Rajendra Agricultural University

Antiquity of maize in India
--M. Kumar and J. K. S. Sachan

Post-Columbian introduction of maize into India by the Portuguese in the 16th century or later has been accepted by most of the maize workers. However, the peculiar features of maize being grown in remote northeastern Himalayan tracts adjoining Burma and Tibet have stimulated an interesting discussion among maize workers on the possible pre-Columbian introduction of maize in these hilly tracts of the Himalayas. This curiosity has led to extensive work on various aspects of the NEH maize. Some observations on ethno-botany (Stonor and Anderson, 1949; Marszewski, 1968, 1978), plant type (Mukherjee et al., 1971; Singh, 1977, 1989; Sachan and Sarkar, 1982), pachytene analysis (Gupta and Jain, 1971; Dash et al.; 1986, Pande et al., 1988; Kumar and Sachan, 1992), chromosome banding (Mohan and Raut, 1980; Sachan et al., 1982; Pande et al., 1983) and biochemical assays (Pereira et al., 1983) have been reported.

Jeffreys (1965) has suggested that maize had been introduced by the Arabs and not by the Portuguese, in the pre-Columbian era. The Indian names for maize, like Makka jouri (Mecca sorghum), Makka jola (Mecca sorghum), Makkai (grain of Mecca), Mukka Cholam (Mecca sorghum) etc. provide evidence for such a hypothesis. Kuleshov (1928) reported that varieties similar to those described from the Naga tribes are widespread in Central Asia from Persia and Turkestan to Tibet and Siberia. However, Ashraf (1990, personal communication) has discounted such a diffusion of maize in India by the Arabs, and instead cited the mention of maize as "Markataka" in ancient Sanskrit religious texts, 'Vishnu Purana' and 'Apasthamba Saruta Sutra'. Etymology of this terminology and subsequent derivation of the term "Mak" or "Maka" appears to be convincing (Ashraf, 1990). Further depiction of so-called maize "ears" in Indian sculptures in Somnathpur and other Hoysala temples of 12-13 century A.D. as well as some other older Hindu and Buddhist temples has been cited (Johannessen and Parker, 1989) as evidence of pre-Columbian diffusion of maize in India. However, depiction of maize "ears" in Hoysala temples was refuted by Sachan and Payak (Nature, 1989).

Stonor and Anderson's (1949) contention of uniqueness of maize grown by various ethnic groups of erstwhile greater Assam is further supported by the presence of four new knob forming positions at 1Lb, 2Lt, and 9Lb in these NEH strains (Kumar, MNL60, 1992) which are hitherto unknown in maize of the West Hemisphere. It is interesting to note that these knob positions, though absent in maize, are present in Mexican teosinte. Similarly, some new knob positions in two Sikkim Primitive strains, SP1 and SP2, have been identified earlier also (Gupta and Jain, 1971). These knob positions, 7L, 8S, 8L and 10La, were not present in evolved varieties. Hence, it can be concluded that there were two sets of maize introductions in NEH (a) in prehistoric times through a sea/land route much before the discovery of America by Columbus in 1492, and (b) in the post-Columbian era by Christian missionaries, material which essentially resembles Caribbean germplasm. Presence of both low and high knob number groups of maize strains in the NEH region of India further suggests two possible lineages (a) Nal-Tel-Chapalote complex, (b) Confite Morocho and to some extent Palomero Toluqueno.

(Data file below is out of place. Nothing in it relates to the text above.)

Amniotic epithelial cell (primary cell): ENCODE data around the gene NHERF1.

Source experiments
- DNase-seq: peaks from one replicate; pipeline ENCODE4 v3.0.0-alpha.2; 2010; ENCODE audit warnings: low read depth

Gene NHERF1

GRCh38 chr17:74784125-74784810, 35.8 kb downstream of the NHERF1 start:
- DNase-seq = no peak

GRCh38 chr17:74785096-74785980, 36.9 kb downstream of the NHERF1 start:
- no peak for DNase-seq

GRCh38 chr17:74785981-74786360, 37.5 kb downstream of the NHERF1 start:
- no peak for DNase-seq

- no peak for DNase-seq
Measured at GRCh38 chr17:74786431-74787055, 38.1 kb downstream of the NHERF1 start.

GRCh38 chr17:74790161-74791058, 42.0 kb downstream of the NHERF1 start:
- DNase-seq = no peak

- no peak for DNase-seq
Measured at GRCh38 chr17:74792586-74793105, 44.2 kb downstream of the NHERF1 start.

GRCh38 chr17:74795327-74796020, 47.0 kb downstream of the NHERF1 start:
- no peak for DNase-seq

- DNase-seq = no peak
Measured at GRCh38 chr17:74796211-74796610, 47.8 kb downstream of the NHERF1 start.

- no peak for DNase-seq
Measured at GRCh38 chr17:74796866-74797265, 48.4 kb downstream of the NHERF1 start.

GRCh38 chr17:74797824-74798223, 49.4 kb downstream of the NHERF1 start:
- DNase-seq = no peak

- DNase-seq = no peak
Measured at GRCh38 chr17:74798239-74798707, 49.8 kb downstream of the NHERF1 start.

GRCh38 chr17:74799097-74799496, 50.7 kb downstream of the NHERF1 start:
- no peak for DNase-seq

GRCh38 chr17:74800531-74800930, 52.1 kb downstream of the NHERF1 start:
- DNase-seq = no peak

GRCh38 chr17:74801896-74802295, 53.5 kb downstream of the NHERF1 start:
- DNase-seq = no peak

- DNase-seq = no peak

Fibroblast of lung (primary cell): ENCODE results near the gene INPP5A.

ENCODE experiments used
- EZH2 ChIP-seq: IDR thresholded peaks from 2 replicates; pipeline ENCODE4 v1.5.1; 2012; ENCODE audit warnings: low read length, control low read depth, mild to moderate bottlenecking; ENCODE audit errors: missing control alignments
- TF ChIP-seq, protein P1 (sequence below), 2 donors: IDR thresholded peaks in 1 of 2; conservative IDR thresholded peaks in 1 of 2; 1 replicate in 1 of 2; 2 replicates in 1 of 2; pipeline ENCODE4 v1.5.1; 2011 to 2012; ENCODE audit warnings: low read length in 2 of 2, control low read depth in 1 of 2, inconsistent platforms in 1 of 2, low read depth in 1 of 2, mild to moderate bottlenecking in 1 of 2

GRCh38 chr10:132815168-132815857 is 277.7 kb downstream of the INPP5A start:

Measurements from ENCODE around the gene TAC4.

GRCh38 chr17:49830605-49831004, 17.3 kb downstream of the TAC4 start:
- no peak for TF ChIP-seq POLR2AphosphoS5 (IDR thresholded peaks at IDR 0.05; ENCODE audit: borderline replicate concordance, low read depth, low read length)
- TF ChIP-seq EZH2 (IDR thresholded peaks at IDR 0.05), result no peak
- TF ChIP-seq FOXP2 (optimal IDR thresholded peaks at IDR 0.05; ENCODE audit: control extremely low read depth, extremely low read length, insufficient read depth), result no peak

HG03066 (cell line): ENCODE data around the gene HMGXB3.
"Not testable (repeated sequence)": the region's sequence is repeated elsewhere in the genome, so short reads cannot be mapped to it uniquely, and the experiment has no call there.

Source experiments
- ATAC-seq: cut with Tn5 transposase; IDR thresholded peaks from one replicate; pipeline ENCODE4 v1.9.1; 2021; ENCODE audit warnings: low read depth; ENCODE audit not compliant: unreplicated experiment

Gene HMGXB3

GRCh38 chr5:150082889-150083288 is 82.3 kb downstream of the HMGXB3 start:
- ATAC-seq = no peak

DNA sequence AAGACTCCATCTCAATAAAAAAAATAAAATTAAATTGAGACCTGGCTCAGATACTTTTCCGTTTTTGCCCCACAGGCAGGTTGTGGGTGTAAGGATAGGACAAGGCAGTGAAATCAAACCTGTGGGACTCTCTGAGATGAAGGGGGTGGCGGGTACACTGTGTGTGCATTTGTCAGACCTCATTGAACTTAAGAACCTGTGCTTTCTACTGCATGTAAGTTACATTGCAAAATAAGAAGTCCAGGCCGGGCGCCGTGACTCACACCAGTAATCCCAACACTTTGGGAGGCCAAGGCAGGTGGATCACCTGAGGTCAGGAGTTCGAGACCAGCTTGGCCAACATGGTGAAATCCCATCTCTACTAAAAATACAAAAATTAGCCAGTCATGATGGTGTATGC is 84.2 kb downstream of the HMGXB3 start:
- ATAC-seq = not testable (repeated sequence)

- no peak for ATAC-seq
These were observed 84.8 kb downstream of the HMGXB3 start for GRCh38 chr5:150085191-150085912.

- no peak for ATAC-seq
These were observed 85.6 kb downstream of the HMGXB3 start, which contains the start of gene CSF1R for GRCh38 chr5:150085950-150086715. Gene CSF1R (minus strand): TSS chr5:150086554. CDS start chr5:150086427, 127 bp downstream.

The pre-Columbian introduction must have taken place through trans-Pacific routes. Otherwise, there would have been traces of this kind of maize along the trade routes during the post-Columbian era. The absence of such traces suggests that pre-Columbian introduction of maize into the Himalayan region might have taken place through routes across southeast Asia and the Pacific islands (Sachan et al., 1978; Ashraf, 1985, 1987).

Deep involvement of maize in the customs, tradition and economy of tribal people in the centre NEH further supports the prehistoric introduction of maize in these areas (Thapa, 1966). Also two written records, namely Tien, non Pen tS'ao (Chinese) and Vamsavali (Nepalese) support the view that maize was cultivated in the Arunanchal, Bhutan, Sikkim and North Burma in the pre-Columbian time (Marszewski, 1978). 

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